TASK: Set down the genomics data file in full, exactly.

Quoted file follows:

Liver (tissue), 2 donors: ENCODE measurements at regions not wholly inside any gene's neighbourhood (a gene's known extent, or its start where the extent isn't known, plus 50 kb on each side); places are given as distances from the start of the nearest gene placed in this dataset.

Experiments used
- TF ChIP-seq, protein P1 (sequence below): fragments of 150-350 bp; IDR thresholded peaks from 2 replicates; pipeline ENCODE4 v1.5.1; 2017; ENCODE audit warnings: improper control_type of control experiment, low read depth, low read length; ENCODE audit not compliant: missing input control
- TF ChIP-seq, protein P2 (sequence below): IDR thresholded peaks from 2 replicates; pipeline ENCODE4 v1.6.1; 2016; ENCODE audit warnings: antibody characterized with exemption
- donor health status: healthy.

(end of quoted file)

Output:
Liver (tissue), 2 donors: ENCODE measurements at regions not wholly inside any gene's neighbourhood (a gene's known extent, or its start where the extent isn't known, plus 50 kb on each side); places are given as distances from the start of the nearest gene placed in this dataset.

Experiments used
- TF ChIP-seq, protein P1 (sequence below): fragments of 150-350 bp; IDR thresholded peaks from 2 replicates; pipeline ENCODE4 v1.5.1; 2017; ENCODE audit warnings: improper control_type of control experiment, low read depth, low read length; ENCODE audit not compliant: missing input control
- TF ChIP-seq, protein P2 (sequence below): IDR thresholded peaks from 2 replicates; pipeline ENCODE4 v1.6.1; 2016; ENCODE audit warnings: antibody characterized with exemption
- donor health status: healthy.